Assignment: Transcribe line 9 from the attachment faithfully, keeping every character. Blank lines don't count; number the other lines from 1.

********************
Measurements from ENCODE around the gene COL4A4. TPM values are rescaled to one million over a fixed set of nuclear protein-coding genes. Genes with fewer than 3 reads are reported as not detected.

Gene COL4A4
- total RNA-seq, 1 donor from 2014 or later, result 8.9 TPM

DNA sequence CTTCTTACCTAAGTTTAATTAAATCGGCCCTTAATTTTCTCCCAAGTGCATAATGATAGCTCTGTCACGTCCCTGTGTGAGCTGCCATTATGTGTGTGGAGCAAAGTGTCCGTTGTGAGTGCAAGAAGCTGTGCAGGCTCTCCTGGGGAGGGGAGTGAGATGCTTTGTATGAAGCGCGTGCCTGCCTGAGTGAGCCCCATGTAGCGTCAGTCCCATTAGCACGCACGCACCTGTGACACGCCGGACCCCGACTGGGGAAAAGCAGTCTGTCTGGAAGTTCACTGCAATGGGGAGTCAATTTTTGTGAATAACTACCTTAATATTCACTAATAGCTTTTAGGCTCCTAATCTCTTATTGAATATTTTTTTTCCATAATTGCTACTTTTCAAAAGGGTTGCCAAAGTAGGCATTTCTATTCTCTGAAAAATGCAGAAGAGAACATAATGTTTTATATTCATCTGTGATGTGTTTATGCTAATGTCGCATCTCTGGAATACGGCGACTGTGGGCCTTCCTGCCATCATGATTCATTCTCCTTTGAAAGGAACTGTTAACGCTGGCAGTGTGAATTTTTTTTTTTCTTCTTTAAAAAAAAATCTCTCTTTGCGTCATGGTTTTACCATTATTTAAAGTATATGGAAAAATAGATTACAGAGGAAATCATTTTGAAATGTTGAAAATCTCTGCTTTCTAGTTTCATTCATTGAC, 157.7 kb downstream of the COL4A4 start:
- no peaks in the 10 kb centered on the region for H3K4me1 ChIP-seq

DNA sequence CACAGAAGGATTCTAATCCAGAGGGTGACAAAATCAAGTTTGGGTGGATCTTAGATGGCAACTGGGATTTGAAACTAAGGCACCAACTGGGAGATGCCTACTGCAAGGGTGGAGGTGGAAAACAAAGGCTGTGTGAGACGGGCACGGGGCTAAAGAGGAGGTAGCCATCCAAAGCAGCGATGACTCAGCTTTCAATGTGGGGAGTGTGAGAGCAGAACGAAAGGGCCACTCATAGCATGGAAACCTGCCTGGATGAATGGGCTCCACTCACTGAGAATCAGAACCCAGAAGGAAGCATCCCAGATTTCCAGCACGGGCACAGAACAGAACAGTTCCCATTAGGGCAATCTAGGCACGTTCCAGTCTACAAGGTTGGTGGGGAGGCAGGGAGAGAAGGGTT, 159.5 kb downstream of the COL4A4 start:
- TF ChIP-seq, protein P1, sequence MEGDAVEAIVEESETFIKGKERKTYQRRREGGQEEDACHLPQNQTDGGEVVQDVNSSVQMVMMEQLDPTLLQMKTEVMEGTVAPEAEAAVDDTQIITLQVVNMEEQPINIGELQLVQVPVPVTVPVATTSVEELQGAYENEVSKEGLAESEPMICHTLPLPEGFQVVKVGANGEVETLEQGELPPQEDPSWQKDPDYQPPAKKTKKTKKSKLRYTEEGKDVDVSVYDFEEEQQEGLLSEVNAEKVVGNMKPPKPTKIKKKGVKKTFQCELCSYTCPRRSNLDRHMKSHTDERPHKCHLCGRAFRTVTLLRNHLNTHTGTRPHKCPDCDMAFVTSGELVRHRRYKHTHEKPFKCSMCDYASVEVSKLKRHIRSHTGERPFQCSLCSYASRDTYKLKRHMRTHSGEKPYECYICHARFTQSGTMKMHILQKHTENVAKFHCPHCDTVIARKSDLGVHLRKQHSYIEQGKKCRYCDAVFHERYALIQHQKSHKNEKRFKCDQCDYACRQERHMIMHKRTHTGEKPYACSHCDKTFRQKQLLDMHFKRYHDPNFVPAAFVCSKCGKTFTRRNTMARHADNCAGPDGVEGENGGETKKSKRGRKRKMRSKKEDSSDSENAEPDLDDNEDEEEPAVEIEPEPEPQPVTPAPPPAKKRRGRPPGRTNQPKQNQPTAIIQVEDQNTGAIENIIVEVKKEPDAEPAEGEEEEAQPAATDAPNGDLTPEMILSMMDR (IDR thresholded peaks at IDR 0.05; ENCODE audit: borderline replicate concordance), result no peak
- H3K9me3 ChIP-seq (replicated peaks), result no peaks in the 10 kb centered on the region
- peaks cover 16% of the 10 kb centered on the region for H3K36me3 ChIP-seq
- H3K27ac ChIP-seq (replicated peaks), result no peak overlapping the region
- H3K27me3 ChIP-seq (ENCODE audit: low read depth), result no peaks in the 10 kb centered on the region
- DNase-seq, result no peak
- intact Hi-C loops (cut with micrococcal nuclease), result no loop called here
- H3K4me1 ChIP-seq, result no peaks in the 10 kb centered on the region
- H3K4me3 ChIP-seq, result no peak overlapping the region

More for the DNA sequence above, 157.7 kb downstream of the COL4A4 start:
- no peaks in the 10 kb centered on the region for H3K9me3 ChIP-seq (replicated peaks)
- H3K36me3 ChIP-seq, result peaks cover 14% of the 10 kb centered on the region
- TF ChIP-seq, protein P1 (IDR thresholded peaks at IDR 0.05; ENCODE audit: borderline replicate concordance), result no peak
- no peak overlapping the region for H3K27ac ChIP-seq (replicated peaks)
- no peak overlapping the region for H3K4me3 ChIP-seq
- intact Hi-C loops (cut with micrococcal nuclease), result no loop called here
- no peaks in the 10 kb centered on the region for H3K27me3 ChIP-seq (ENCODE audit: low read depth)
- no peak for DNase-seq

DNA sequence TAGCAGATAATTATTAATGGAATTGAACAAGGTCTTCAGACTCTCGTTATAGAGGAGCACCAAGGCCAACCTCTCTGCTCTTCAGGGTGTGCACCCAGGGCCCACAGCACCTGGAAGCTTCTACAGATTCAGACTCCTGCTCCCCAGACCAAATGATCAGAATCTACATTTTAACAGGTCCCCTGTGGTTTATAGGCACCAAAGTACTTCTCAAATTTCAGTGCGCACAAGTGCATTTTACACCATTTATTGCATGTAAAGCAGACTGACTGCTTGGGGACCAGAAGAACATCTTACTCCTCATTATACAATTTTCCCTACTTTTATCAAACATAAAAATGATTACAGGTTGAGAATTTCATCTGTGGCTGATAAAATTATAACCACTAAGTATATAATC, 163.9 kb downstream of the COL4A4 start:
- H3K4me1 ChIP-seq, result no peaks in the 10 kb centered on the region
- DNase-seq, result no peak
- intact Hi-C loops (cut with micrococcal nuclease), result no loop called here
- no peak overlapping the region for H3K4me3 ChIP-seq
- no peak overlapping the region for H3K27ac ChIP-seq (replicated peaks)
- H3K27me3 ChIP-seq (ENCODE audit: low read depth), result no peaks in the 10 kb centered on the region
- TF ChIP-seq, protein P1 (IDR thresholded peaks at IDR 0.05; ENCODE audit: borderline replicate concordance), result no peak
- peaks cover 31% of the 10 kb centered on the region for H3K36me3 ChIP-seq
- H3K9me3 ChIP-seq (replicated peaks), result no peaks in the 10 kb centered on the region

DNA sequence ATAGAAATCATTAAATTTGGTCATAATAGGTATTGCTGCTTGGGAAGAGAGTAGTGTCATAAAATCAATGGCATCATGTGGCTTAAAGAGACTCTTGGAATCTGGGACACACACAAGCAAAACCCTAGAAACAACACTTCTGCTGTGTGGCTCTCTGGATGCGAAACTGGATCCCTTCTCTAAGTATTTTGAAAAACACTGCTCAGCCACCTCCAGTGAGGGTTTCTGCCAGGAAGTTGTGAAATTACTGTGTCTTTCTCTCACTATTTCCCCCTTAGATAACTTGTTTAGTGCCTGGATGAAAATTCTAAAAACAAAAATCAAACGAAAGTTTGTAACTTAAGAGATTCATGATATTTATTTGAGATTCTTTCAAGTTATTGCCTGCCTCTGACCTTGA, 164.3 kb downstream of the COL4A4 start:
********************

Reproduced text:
- peaks cover 16% of the 10 kb centered on the region for H3K36me3 ChIP-seq